Dr. Larry Kipe said changes are coming to Moffat Family Clinic in 2011.
“Pretty soon, I’ll be the sole owner,” Kipe said. “There will be just me and a (physician’s assistant) here.”
The clinic, located at 600 Russell St., is losing two of its physicians.
Dr. Catherine Crowe is leaving at the end of the year, and Dr. Greg Roberts is leaving in spring 2011.
Kipe said he has no immediate plans to fill the vacancies.
“In the long term, we plan to do that, but that takes a year-and-a-half to two years of recruitment,” he said. “And, it’s kind of a struggling time, financially, for businesses right now, so we need to make sure that we can stay open and be financially sound before we hire anyone else.”
In the meantime, Kipe said he and the PA at Moffat Family Clinic would absorb Crowe and Roberts’ patients as the need arises.
“Yes, we will,” he said. “We’re trying to find a way to keep open more hours and have more available slots per doctor and PA so we can still service the population that we want to service at our clinic.
“And, certainly we have no plans — or even thoughts — that we’ll go out of business.”
Kipe said he doesn’t have individual numbers on how many patients Crowe and Roberts serve.
Roberts confirmed he is leaving.
“I am,” Roberts said. “I’m moving to Minnesota next summer.”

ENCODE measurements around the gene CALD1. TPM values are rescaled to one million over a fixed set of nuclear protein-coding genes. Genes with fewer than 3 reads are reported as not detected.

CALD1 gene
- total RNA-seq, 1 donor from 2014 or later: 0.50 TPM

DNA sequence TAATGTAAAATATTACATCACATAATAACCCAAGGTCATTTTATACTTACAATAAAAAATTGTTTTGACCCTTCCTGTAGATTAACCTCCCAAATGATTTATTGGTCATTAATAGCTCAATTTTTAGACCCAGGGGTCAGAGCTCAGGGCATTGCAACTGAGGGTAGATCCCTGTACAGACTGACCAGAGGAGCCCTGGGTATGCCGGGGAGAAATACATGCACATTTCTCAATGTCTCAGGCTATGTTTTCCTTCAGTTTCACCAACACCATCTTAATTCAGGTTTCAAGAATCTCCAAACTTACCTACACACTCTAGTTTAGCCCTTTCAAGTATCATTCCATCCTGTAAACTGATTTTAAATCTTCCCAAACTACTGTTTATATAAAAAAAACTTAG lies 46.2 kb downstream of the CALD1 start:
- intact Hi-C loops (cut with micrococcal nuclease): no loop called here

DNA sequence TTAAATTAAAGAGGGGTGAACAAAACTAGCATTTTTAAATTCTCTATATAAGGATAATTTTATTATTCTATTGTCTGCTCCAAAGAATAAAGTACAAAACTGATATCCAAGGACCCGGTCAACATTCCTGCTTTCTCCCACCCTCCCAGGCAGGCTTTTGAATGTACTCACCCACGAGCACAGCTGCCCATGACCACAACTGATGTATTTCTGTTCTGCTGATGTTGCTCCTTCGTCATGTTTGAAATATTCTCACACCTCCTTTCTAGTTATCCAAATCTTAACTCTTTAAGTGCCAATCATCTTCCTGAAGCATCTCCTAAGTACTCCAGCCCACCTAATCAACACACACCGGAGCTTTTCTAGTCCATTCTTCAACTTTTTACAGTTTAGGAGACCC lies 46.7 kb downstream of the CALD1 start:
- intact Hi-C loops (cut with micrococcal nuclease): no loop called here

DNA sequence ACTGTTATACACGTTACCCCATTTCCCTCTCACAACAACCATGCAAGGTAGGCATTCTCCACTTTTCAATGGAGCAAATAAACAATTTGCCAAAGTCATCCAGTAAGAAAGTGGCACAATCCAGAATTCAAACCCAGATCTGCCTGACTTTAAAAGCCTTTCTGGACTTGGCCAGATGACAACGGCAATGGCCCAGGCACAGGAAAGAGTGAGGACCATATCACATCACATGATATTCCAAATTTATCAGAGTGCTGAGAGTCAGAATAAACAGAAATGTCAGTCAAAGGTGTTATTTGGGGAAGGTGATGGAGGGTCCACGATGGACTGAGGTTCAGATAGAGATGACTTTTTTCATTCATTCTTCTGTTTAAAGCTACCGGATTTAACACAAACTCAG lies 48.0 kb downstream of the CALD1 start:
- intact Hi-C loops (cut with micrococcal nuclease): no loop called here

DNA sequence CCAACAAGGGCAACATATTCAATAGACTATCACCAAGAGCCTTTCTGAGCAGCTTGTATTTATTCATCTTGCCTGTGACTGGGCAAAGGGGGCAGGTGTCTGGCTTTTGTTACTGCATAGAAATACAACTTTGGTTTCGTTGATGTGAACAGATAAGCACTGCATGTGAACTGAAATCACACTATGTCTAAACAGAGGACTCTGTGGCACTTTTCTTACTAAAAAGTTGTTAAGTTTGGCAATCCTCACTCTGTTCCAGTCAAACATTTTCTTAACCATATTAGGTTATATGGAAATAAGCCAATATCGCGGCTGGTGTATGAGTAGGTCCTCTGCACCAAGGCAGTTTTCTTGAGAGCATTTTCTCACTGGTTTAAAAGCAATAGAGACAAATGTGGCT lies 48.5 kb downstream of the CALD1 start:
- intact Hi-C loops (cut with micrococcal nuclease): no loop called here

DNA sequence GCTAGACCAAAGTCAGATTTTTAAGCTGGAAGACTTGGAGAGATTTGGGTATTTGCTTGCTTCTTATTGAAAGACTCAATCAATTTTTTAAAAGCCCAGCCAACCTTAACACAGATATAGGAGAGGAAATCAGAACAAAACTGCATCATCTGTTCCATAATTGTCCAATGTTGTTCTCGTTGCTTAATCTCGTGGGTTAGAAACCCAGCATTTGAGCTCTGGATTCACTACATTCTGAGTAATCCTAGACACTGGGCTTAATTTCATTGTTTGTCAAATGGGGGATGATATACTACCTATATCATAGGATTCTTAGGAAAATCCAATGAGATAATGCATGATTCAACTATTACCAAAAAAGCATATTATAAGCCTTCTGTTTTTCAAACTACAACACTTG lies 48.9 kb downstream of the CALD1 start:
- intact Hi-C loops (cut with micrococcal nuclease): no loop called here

Roberts said his wife has a job opportunity through the Methodist church.
Crowe declined comment on her planned Dec. 31 departure, but stressed it was amicable.
“Catherine has been with us for over a decade, and I think she’s been in town almost 30 years,” Kipe said. “We’re not leaving on bad terms, we’re leaving on great terms.”
Kipe said he reviews the clinic’s financial status frequently, and hopes the economic situation in Craig improves.
“I would hope so, but it’s hard,” he said of the economy. “I just saw in the paper this week that 700-something people are unemployed in Moffat County.
“It’s tough for people right now, and they’ve put off a lot of elective things and wellness. People don’t come in for physicals when they’re strapped for money. They don’t pay for preventative-type care because they have more immediate concerns than what might happen in a few years.
“But, economies go up and they go down, and I’m sure things will turn around. We’re fortunate to be in a coal-industry town, so that’s good.”
However, if and when the economy rebounds, Kipe said it is difficult to recruit doctors to Craig.
Part of the reason is the on-call hours that are required of Moffat Family Clinic physicians, Kipe said.
“It’s just a lifestyle thing,” he said. “(Doctors) don’t want to take calls anymore and be responsible (for patients) at night. They want to work 8 a.m. to 5 p.m. and go home.
“That’s just the new breed of doctors.”
Kipe said he’s not interested in the new breed.
“Here, we just have a different philosophy,” Kipe said of his clinic. “I’m not after somebody who doesn’t want to take care of people when they go to the hospital.
“We’re really looking at an old-fashioned family doctor who delivers babies and takes care of you from when you’re born all the way until you die.”
Kipe said focusing on specialized medicine and eliminating on-call physician hours would disrupt continuity of care, and it’s not something he foresees for his clinic.
“We don’t want a fragmented type of system where somebody gets care for one thing here and gets care for another thing somewhere else, and nobody knows what the big picture is,” he said.